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Desperados III Review – Worth more than a fistful of dollars


Desperados III has a lot to live up to, especially in terms of the classic titles from almost 20 years ago. However, with its combination of intense stealth and diorama style puzzles, it doesn’t just match them, it outshines them.

The narrative starts out very cleverly, showing you John Cooper from the original games, then moving aside to display your character, James, his son. You are introduced to the game through his eyes as he learns the ropes (literally and figuratively) by distracting guards, sneaking past them and tying them up. This first level really sets the tone, narratively, very well. Characters give their thoughts and interact as you make your way through an armed fortress. It has a very stylish way of telling the story with fast jump cuts and pauses for effect. This, paired with the fantastic swelling of the music, comes together to make a real impact on the player. 

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The narrative, in question, takes a real centre stage in Desperados III. It essentially works as a prequel to the original Desperados and introduces the characters in organic ways. This is a very clever move as it’s rewarding to players of the original but also self-contained so new players can become invested in the story with no prior knowledge. This is helped by just how naturally it tells the story. It uses a non-linear structure to deliver the narrative from different angles and times. This works very well when you wake up in a swamp with no recollection of what is going on. You and the characters both feel unaware and are caught on the backfoot as you scramble to find the familiarity and safety of having an entire crew of characters. This focus on story is apparent throughout every aspect of Desperados, from the way the characters move to the way they speak and interact.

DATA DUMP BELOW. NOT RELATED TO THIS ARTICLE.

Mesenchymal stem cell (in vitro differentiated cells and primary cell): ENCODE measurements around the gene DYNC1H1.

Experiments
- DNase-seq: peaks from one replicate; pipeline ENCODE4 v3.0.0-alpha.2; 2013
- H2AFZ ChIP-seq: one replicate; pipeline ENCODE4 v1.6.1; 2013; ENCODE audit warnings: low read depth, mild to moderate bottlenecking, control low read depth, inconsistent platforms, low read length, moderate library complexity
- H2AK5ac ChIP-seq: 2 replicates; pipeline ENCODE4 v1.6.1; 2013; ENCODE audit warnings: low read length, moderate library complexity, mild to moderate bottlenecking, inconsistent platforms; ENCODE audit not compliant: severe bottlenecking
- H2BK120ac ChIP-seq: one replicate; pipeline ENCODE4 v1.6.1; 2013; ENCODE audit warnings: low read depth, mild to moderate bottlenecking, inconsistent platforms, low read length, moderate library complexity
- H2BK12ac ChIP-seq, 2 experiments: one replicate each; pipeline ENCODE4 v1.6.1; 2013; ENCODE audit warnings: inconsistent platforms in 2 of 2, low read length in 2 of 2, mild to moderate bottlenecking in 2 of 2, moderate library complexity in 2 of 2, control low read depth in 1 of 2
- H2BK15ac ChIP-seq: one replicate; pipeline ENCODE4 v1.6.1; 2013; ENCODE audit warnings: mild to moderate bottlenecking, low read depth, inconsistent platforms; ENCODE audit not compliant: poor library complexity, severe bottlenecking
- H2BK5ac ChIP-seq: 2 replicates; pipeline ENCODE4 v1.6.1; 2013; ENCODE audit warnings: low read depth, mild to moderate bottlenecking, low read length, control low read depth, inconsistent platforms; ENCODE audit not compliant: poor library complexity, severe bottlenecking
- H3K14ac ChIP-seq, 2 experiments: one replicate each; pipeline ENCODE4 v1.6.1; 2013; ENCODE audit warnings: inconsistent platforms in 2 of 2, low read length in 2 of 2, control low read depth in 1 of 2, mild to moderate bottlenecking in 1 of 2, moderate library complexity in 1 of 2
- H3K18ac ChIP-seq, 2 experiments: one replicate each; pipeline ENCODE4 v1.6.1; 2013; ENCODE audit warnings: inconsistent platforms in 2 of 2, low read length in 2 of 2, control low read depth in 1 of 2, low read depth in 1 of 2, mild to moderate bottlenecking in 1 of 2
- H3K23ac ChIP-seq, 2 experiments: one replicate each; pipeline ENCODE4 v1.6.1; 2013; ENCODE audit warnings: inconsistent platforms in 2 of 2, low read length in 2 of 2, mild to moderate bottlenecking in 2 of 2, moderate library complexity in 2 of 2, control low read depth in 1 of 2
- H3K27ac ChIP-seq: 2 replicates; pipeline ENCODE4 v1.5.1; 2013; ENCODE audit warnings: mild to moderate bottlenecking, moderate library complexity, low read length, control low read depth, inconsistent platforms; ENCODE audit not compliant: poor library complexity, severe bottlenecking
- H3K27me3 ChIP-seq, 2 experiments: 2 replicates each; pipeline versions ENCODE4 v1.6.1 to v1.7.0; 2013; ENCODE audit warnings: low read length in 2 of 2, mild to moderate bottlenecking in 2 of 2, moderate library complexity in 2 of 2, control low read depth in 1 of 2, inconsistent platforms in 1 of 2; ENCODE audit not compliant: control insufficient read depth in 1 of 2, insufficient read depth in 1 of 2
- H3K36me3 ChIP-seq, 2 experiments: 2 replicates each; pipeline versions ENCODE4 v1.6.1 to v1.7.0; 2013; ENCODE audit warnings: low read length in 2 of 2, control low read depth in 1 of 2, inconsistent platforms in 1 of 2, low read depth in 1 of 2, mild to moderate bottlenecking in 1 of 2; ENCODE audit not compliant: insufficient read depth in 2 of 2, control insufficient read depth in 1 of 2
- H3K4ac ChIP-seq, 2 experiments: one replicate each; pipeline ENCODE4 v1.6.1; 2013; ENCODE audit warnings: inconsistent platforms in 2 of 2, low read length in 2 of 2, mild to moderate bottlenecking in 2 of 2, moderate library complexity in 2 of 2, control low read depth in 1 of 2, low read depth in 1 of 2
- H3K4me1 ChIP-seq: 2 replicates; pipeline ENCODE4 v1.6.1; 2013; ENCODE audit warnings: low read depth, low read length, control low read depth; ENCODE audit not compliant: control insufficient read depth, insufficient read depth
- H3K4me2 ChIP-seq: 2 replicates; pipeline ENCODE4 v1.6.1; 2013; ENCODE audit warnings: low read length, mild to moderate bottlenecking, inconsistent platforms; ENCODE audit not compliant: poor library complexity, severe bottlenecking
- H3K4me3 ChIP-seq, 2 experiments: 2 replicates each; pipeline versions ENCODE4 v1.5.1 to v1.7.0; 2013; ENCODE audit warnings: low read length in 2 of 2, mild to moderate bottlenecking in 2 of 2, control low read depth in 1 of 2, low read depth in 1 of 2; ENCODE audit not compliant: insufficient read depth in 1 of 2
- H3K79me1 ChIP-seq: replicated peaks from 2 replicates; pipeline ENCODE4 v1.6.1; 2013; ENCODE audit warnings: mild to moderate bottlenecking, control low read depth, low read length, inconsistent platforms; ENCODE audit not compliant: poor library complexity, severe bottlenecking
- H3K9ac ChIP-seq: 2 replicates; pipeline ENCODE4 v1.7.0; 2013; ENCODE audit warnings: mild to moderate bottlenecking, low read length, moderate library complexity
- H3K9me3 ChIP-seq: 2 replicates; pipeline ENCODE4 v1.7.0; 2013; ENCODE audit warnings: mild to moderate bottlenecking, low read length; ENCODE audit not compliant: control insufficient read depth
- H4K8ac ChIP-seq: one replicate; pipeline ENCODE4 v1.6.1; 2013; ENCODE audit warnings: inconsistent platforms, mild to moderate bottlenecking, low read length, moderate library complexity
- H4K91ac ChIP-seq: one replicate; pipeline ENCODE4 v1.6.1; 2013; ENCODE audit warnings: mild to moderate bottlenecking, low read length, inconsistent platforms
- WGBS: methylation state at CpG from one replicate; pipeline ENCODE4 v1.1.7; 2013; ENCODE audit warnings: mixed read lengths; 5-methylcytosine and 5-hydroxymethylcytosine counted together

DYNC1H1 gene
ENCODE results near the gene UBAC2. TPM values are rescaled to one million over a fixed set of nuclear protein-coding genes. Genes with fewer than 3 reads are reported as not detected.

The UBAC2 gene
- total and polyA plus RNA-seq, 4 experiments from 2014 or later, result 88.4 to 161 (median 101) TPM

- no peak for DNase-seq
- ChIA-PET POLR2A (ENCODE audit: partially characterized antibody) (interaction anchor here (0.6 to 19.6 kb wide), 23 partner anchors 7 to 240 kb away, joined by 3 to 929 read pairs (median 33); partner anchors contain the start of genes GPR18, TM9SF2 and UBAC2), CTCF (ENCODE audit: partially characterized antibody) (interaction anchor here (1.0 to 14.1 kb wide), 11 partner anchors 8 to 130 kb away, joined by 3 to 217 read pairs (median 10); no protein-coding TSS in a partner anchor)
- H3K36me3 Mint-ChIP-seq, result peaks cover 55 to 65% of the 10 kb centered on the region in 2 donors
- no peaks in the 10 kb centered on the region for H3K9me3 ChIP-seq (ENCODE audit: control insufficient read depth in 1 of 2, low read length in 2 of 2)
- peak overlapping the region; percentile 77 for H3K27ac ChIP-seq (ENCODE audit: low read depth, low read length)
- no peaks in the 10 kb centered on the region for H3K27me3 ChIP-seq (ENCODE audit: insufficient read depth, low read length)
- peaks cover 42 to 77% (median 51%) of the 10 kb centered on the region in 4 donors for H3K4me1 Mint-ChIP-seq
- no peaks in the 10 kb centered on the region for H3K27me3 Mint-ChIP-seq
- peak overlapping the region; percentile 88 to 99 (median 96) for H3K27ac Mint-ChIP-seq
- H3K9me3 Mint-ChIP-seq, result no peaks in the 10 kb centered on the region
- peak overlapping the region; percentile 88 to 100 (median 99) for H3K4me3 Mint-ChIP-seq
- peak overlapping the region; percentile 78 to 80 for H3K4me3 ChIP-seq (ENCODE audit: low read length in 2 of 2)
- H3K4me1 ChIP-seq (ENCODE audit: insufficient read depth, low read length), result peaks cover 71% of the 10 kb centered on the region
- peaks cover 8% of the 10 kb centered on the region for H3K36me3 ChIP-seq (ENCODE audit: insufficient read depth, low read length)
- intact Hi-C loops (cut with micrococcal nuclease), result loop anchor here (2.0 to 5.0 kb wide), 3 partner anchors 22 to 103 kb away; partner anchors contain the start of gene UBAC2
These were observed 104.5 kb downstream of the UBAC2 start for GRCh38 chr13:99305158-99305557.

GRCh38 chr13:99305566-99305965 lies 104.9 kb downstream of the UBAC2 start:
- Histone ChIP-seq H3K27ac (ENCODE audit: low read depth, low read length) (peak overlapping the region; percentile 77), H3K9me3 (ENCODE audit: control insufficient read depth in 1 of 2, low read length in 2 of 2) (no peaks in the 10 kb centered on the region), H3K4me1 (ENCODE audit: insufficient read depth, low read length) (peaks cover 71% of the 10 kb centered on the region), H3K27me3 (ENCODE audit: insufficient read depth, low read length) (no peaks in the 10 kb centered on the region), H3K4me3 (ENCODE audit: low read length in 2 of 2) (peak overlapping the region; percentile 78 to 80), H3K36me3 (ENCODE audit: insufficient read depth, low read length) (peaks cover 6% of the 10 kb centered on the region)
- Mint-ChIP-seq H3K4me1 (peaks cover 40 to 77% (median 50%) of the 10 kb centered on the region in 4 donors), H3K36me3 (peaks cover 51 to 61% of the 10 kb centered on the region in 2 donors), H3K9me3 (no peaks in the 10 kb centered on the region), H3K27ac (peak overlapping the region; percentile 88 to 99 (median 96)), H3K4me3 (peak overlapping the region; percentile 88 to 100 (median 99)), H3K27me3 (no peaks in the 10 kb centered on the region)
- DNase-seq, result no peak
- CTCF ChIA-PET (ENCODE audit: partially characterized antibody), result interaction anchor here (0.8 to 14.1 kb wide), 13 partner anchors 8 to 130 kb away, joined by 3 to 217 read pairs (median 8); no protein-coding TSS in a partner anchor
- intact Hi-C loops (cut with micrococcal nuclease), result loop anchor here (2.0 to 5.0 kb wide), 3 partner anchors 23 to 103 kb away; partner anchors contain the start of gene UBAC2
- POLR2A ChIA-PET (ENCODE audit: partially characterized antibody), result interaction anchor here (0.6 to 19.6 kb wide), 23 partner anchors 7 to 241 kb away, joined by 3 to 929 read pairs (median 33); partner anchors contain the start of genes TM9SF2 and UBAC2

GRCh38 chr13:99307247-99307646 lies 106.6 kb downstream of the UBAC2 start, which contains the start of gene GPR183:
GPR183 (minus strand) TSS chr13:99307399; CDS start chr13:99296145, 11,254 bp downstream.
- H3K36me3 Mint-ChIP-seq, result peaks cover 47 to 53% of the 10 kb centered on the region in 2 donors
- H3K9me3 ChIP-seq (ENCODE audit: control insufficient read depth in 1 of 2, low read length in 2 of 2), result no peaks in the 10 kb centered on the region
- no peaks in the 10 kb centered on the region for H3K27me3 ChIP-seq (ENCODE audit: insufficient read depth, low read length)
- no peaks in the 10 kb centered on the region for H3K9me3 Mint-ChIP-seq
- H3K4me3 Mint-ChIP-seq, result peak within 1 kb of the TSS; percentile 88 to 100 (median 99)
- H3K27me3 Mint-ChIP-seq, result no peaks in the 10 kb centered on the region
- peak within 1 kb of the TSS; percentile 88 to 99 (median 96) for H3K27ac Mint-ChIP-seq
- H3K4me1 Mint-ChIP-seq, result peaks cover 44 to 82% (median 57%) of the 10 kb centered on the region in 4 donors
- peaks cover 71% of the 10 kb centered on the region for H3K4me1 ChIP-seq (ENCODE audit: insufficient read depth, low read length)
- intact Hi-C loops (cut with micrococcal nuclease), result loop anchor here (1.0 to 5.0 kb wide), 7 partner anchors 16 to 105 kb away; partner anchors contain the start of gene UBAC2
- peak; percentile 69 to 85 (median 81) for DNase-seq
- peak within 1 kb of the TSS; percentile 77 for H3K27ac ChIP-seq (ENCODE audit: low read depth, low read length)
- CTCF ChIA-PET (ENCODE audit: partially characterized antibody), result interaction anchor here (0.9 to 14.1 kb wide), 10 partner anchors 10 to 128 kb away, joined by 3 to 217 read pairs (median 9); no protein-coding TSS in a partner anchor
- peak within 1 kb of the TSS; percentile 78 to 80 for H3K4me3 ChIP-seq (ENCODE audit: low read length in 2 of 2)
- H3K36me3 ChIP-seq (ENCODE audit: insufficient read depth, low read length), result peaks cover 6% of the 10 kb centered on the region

The first real thing you will notice upon entering the first level is that of the movement scheme. PC-centric games, especially those where you click to move the character, often don’t translate well to controller. The analog sticks aren’t as accurate or quick as a mouse so give a disadvantage to the player. Desperados III has worked around this with an entirely different scheme, one that uses the stick to move the character themselves. Think of the transition from The Sims to The Sims 2 on console and you have an idea. This is a great choice on developer Mimimi’s behalf as it immerses you into the character; as they get caught, it often shocks you too. 

Getting caught is something that will happen quite frequently in Desperados III, especially as you ramp up the difficulty. It doesn’t shy away from this to make the game easier like plenty of others do. It instead opts to make that part of its central gameplay loop. You are encouraged to constantly quicksave and take each encounter one by one. This means you can clearly see the mistakes you make and correct them. By the end of a level, you will feel a real sense of personal growth as you learn what works within certain parameters and what doesn’t. This base loop is so addicting you will want to retry missions you’ve just beat on higher difficulties; for no reason other than just to see if you can. The “Desperado” difficulty, paired with the “stop-start” of the quicksave feature often means you will sit at one place repeating the same move with slight changes until you get it right. From the outside, this might seem menial, but when you’re playing it, it is endlessly satisfying.